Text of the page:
[Ex-plain] NISO Metasearch TG2

Robert Sanderson azaroth at liverpool.ac.uk
Mon Apr 26 18:23:47 CEST 2004


On Mon, 26 Apr 2004, Mike Taylor wrote:

> > However, it should be possible to describe other less complicated or
> > less describable services using the same or very similar schema.  In
> > particular OAI seems like a good candidate.  The MetaSearch
> What else is on the table besides OAI-PMH?

The list that was drawn up as being in scope:

Z39.50
SRW/U
OAI-PMH
FTP
HTTP/HTML   (probably undescribable, so just a pointer)
HTTP/XML    (eg proprietary SOAP, potentially more describable)
X.500/LDAP  (Looks describable from a quick skim) 
GRID IR     (If such a thing exists)
GIS         (If there's a standard protocol/service)

Important to note is the distinction between protocol and service.  We 
don't want to try to describe -how- to extract information out of HTML, 
just what's available if you know how to process it.  The same way as 
we're not describing Z39.50 or SRW messages, just what's available through 
those protocols.

Service descriptions are used for to:
1)  Configure access to a service
    eg:  here's the information for how to connect to the LC Z server
2)  Enable discovery of a service based on its supported features
    eg:  find me all services that support a Series Title search.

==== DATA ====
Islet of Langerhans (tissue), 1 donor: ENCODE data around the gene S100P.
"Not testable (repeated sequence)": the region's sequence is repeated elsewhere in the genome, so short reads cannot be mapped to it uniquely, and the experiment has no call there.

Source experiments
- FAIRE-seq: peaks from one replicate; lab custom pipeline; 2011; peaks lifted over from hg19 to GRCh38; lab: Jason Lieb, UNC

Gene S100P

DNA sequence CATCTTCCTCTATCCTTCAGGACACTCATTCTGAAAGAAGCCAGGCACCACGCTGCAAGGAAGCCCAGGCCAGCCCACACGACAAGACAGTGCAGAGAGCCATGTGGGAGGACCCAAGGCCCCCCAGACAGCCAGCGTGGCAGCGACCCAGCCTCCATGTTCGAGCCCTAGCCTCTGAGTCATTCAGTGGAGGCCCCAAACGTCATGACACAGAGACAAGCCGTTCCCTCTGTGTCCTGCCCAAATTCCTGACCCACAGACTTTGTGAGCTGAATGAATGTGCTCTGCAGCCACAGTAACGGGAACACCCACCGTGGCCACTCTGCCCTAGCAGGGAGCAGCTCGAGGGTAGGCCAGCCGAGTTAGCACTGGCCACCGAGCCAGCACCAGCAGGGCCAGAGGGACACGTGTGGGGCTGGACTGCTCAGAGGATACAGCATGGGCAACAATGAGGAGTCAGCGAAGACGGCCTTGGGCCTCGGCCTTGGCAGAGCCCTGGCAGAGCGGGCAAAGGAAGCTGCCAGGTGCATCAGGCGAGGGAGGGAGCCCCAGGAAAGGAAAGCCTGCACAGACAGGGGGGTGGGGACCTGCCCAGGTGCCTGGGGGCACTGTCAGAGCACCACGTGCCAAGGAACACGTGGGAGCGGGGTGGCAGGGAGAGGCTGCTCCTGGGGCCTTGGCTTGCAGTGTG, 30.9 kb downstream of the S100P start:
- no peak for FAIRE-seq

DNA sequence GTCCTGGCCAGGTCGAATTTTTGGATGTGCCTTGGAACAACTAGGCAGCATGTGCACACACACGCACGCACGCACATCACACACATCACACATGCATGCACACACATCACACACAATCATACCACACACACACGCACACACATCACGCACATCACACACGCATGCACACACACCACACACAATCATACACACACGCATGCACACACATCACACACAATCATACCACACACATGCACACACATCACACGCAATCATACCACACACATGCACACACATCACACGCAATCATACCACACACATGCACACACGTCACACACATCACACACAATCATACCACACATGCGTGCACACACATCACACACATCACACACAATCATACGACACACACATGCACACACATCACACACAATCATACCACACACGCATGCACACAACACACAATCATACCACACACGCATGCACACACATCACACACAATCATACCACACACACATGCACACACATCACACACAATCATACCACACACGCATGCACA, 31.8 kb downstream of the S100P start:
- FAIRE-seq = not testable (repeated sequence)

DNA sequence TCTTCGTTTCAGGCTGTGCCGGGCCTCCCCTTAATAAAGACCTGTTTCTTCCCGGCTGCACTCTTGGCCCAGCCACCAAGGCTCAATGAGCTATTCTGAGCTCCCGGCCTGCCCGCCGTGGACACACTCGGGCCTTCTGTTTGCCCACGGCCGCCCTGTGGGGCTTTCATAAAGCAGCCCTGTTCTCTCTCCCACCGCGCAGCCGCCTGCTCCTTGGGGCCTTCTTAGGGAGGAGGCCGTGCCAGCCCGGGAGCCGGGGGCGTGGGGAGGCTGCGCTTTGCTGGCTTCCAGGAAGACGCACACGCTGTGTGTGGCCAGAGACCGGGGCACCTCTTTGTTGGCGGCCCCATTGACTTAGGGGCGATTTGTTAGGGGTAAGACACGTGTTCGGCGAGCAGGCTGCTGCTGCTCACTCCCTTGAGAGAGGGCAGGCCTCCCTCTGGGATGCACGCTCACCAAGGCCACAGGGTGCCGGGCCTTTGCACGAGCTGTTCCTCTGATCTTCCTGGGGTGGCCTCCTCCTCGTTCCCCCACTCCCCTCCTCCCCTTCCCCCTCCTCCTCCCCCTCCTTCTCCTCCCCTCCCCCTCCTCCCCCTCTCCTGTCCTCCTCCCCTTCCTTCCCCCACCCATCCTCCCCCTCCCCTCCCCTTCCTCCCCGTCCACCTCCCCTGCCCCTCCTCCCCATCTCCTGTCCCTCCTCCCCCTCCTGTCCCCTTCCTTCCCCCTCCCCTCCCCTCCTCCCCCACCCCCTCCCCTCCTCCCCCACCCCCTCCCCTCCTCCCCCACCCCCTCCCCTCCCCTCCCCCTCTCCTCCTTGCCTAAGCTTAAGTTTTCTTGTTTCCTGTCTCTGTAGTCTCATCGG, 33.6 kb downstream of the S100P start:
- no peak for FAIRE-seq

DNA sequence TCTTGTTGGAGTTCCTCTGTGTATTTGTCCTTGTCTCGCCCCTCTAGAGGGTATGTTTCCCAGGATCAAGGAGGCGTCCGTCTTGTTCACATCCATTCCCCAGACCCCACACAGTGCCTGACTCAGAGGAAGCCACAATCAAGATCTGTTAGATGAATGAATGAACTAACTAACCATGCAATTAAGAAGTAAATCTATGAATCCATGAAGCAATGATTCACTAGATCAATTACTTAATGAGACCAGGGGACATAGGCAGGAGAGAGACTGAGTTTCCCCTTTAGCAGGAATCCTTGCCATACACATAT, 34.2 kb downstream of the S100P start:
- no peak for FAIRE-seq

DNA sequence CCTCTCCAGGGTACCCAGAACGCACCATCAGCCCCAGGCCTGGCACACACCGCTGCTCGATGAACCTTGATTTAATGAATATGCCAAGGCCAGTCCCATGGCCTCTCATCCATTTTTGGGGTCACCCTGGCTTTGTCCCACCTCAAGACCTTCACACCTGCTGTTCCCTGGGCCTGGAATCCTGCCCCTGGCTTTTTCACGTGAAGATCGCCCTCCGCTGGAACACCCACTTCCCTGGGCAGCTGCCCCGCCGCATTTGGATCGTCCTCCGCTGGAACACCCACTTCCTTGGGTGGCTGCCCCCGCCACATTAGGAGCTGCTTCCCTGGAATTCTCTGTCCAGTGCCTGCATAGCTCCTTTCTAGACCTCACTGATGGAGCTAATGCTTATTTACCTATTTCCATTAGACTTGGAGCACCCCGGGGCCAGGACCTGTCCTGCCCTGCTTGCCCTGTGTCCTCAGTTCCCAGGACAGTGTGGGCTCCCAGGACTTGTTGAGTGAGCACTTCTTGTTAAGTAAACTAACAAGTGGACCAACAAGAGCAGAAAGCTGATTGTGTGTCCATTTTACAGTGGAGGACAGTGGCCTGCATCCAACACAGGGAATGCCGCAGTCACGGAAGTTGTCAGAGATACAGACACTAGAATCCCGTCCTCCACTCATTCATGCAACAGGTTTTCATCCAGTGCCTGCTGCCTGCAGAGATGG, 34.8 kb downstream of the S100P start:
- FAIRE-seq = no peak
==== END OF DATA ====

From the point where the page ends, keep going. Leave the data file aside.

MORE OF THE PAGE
> > There are two levels at which ZeeRex may need to change to accomodate
                [sic]
> > 1)  Minor changes.  The notion of OAI sets does not easily fit into the 
> > 2)  Profiles.  The metasearch taskgroup only wants to describe the
> > 3)  Semantics.  Some of the semantics may be fuzzy when describing 
> Have trouble counting to three?  :-)
Apparently so :)


> I don't understand the significance of "The metasearch taskgroup only
> wants to describe the service, not the collection."  Otherwise, this
> all seems reasonable to me.  Even Google's "link:" as an index.

For example, the collection of objects which is being searched will have a 
separate schema to the service through which that collection is searched.

In abstract, a collection is a group of items.  For example a group of 
MARC records that makes up a library catalogue.  That collection needs 
some description to enable discovery as an appropriate collection to 
search, but that's different from a service which enables a client to 
search it.  One collection may have many services, some of which are 
unknown to the owner of the collection.  But each service makes one and 
only one collection available.  This fits the ZeeRex model very nicely.

Service is the 'how', whereas collection is the 'what'.

Rob

-- 
      ,'/:.          Dr Robert Sanderson (azaroth at liverpool.ac.uk)
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